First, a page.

Benefits of mindfulness and repetition in times of loss, grief and change # acceptance

The word ‘acceptance’, now seems like some boho trendy brand, almost as fashionable as the $15 smash avo on gf toast at the ‘too cool for school’, inner city gen x café. But seriously, some of these popular words, that fill our daily browser screens; mindfulness, surrender, meditation, trust, heal, actually have some brevity and can be linked to more effective wellbeing and quality of life outcomes. Traditionally, concepts of acceptance and mindfulness derive from a broad range of discourses across fields of psychology, yogic philosophies and numerous spiritual ideologies. Some research indicates links to attachment theories of Bowlby and the like and more conceptual postmodern ideologies of non -attachment. What then is this acceptance exactly? Is it the ability to be able to tolerate discomfort, whilst being comfortable with the ‘what is’ and the core of ones yin and yang self. The varying parts of self, good and bad, and some of which we may hold secret or maybe sacred. There’s certainly a lot of debate and conflicting ideas on this. However.
What we can observe is an increasing awareness in Australian society of the significance of yielding toward acceptance over resisting it. Pop up so called internet browsing ‘research’ suggests, there is intrinsic value in being able to sit in discomfort in all areas of our lives. So let’s learn precisely how to make lemon juice when we are dealt a hand of lemons.
If we find, as most of us do, that are trustworthy moral compass and life direction is altered by some sudden unforeseen circumstance; we realise how very limited we are and little we know. In this regard ambivalent and unexpected change or grief seems to affects us more strongly. For it seems when we may be totally unprepared, in some freeze state of shock. Things can spiral and distress and stress can seep between the cracks of our intentions. Like a tornado, spreads quickly and thickly into our relationships, lifestyles, careers, perspectives, attitudes, beliefs, values. Often resulting in unshakeable grief, loss, trauma, hardship, adversity, and subsequently affects our mental and physical health.
Physical pain and mental anguish is with no doubt unpleasant, grates and plagues like a teething puppy, however, upon sufficient passing of time and self- reflection may become a quasi-teacher or muse.
Like many of us, I have had many physical breaking of bones, sprains, tears, as we age, a normalising of arthritis and other degenerative and nerve conditions. Once as children we were forced into child car seats and basinets, now approaching 40, special pelvic car seat, orthopaedic beds and pillows and supportive underwear and garments. And for those of us with stomas, all the extra equipment for our daily management.
Loss and pain can test our humanness to the very root, demanding resilience, strength and courage. Like squeezing the final bit of toothpaste from the tube, searching for stoic reserves. Even when we physically are frail, tired and malnourished, and little in our physical tank, I have learnt that we hold mental reserves to get us through times that feel intolerable and forever.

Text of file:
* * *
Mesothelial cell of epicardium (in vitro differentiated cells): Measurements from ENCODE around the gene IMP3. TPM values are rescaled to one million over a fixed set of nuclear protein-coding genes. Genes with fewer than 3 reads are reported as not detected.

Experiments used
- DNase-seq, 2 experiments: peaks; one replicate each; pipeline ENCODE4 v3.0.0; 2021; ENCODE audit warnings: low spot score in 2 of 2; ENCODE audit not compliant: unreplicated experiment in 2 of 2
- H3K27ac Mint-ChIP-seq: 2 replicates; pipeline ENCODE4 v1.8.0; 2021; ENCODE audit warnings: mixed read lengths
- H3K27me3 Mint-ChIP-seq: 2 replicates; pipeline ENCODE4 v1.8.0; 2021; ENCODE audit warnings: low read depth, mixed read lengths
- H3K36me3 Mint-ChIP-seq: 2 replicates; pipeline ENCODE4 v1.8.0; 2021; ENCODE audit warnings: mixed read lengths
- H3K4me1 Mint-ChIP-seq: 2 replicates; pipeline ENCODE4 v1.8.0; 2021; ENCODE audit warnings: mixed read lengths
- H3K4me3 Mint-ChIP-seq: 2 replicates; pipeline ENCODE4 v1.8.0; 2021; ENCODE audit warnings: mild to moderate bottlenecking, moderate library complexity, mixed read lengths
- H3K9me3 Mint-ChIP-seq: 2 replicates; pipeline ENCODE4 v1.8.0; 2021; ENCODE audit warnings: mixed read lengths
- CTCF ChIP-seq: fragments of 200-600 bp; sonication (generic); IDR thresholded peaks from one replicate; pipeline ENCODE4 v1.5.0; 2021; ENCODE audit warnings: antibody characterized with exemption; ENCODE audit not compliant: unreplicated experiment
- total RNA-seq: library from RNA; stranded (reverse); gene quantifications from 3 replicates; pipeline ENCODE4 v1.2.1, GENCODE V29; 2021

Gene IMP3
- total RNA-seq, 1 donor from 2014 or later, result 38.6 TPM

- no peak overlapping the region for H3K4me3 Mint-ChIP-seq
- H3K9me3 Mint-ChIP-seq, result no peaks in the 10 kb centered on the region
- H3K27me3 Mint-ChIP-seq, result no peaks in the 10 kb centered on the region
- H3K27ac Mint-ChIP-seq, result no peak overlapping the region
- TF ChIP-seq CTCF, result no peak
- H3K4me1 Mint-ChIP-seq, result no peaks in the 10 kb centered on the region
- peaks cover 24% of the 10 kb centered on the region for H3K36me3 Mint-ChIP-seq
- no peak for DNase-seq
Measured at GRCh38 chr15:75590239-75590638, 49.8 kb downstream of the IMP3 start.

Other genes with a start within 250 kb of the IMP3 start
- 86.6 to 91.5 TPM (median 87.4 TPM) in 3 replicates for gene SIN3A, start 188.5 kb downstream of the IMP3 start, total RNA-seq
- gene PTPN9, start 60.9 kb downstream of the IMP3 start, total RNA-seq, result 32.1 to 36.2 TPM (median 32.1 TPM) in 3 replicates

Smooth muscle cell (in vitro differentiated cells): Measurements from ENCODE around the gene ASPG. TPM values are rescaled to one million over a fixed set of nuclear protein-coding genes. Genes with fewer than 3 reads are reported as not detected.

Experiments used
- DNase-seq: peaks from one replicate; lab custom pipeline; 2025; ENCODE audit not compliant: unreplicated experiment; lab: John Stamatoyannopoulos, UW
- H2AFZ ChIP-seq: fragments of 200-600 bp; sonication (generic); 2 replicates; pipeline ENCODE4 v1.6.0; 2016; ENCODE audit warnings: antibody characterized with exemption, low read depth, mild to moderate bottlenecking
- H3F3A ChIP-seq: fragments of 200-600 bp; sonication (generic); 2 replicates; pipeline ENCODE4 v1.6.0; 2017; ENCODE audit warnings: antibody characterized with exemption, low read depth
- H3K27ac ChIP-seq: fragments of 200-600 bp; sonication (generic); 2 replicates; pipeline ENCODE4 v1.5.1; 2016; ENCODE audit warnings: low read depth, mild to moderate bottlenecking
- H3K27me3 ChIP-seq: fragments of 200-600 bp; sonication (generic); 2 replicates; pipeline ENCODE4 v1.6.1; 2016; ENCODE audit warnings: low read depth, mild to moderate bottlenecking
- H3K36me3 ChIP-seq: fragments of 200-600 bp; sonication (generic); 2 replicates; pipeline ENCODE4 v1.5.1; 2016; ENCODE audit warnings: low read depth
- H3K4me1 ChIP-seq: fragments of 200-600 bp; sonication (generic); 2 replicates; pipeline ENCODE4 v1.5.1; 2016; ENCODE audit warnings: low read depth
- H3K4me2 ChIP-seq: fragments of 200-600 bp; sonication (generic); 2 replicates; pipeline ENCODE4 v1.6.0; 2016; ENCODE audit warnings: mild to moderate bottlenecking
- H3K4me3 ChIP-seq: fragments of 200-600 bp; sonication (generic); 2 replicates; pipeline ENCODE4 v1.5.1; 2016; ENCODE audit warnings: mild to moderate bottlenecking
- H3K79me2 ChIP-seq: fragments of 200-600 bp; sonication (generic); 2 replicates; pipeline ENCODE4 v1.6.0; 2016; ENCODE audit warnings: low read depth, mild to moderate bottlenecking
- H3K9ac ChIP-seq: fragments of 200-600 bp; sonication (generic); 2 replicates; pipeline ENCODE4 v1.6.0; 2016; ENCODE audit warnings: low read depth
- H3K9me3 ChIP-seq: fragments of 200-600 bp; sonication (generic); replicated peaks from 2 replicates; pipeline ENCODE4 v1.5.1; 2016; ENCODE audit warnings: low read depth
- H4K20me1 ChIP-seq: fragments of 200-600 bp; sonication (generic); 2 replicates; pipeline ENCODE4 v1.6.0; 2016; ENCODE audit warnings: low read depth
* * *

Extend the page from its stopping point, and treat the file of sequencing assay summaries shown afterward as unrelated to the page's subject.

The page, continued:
Gone are the days of high heel shoe fetishes, now its a practical choice between a few flat, comfortable and supportive shoes. Never had I considered I would wear Nike trainers, and now I find I don’t leave home without them. But really, these are minor western world problems.
So for the last three weeks since obtaining a stoma, through hard and difficult times I have prompted myself and often frequently to come back to the present. To smell the oils I use to calm, to really focus on the water falling down my back while I sat in a wheelchair in my hospital shower with a 24 hour nurse by my side. My physical self and related privacy, rights and freedom were in the hands of many others, yet no one could hurt, restrict or control my soul or spirit; even when it felt like that. Feelings are not facts, but you know as well as I do that in times of deep anguish, despair or anxiety, feelings can feel fixating, permanent and intolerable.
So if I can offer any wisdom or at the very least some cheap and cheerful tokens of hope. Then its, K.I.S.S (keep it simple stupid), reset your moral and emotional compass when you are adrift, slow down your breathing, find your anchor and secure your soul, come back to the present and repeat all day if you have to, like a mantra, believe you are not alone, trust you have a unique purpose to be fulfilled. And above all never give up. Even when you feel tested beyond measure, rise above rather than react. These are simple yet sometimes profoundly difficult tasks. Resilience breeds elasticity. Courage builds strength. Flexibility becomes workability.img_7617

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